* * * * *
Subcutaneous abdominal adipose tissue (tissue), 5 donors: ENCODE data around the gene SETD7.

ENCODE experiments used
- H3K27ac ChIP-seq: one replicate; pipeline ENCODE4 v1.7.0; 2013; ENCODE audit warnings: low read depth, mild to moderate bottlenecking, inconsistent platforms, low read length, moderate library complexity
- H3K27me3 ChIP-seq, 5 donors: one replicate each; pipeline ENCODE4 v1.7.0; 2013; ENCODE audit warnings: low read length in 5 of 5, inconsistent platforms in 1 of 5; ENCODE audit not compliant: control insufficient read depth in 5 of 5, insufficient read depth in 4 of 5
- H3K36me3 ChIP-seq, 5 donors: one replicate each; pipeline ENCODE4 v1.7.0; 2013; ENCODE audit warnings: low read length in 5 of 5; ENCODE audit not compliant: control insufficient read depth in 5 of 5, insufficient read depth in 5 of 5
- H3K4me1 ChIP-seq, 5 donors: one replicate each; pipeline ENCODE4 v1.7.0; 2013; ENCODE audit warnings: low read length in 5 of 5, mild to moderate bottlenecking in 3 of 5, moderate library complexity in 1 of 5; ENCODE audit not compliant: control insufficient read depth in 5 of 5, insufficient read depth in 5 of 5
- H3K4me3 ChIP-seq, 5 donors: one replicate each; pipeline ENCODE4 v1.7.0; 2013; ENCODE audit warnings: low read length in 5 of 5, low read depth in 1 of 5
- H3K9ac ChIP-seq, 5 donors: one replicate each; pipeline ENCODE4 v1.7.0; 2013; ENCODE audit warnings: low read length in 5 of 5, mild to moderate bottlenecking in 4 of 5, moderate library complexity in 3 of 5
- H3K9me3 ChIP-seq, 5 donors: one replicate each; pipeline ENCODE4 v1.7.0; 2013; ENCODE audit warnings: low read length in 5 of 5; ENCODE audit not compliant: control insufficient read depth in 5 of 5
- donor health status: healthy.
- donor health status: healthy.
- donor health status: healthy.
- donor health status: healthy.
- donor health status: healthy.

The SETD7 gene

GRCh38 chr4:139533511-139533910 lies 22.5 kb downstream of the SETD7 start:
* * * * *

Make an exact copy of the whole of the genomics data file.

Subcutaneous abdominal adipose tissue (tissue), 5 donors: ENCODE data around the gene SETD7.

ENCODE experiments used
- H3K27ac ChIP-seq: one replicate; pipeline ENCODE4 v1.7.0; 2013; ENCODE audit warnings: low read depth, mild to moderate bottlenecking, inconsistent platforms, low read length, moderate library complexity
- H3K27me3 ChIP-seq, 5 donors: one replicate each; pipeline ENCODE4 v1.7.0; 2013; ENCODE audit warnings: low read length in 5 of 5, inconsistent platforms in 1 of 5; ENCODE audit not compliant: control insufficient read depth in 5 of 5, insufficient read depth in 4 of 5
- H3K36me3 ChIP-seq, 5 donors: one replicate each; pipeline ENCODE4 v1.7.0; 2013; ENCODE audit warnings: low read length in 5 of 5; ENCODE audit not compliant: control insufficient read depth in 5 of 5, insufficient read depth in 5 of 5
- H3K4me1 ChIP-seq, 5 donors: one replicate each; pipeline ENCODE4 v1.7.0; 2013; ENCODE audit warnings: low read length in 5 of 5, mild to moderate bottlenecking in 3 of 5, moderate library complexity in 1 of 5; ENCODE audit not compliant: control insufficient read depth in 5 of 5, insufficient read depth in 5 of 5
- H3K4me3 ChIP-seq, 5 donors: one replicate each; pipeline ENCODE4 v1.7.0; 2013; ENCODE audit warnings: low read length in 5 of 5, low read depth in 1 of 5
- H3K9ac ChIP-seq, 5 donors: one replicate each; pipeline ENCODE4 v1.7.0; 2013; ENCODE audit warnings: low read length in 5 of 5, mild to moderate bottlenecking in 4 of 5, moderate library complexity in 3 of 5
- H3K9me3 ChIP-seq, 5 donors: one replicate each; pipeline ENCODE4 v1.7.0; 2013; ENCODE audit warnings: low read length in 5 of 5; ENCODE audit not compliant: control insufficient read depth in 5 of 5
- donor health status: healthy.
- donor health status: healthy.
- donor health status: healthy.
- donor health status: healthy.
- donor health status: healthy.

The SETD7 gene

GRCh38 chr4:139533511-139533910 lies 22.5 kb downstream of the SETD7 start: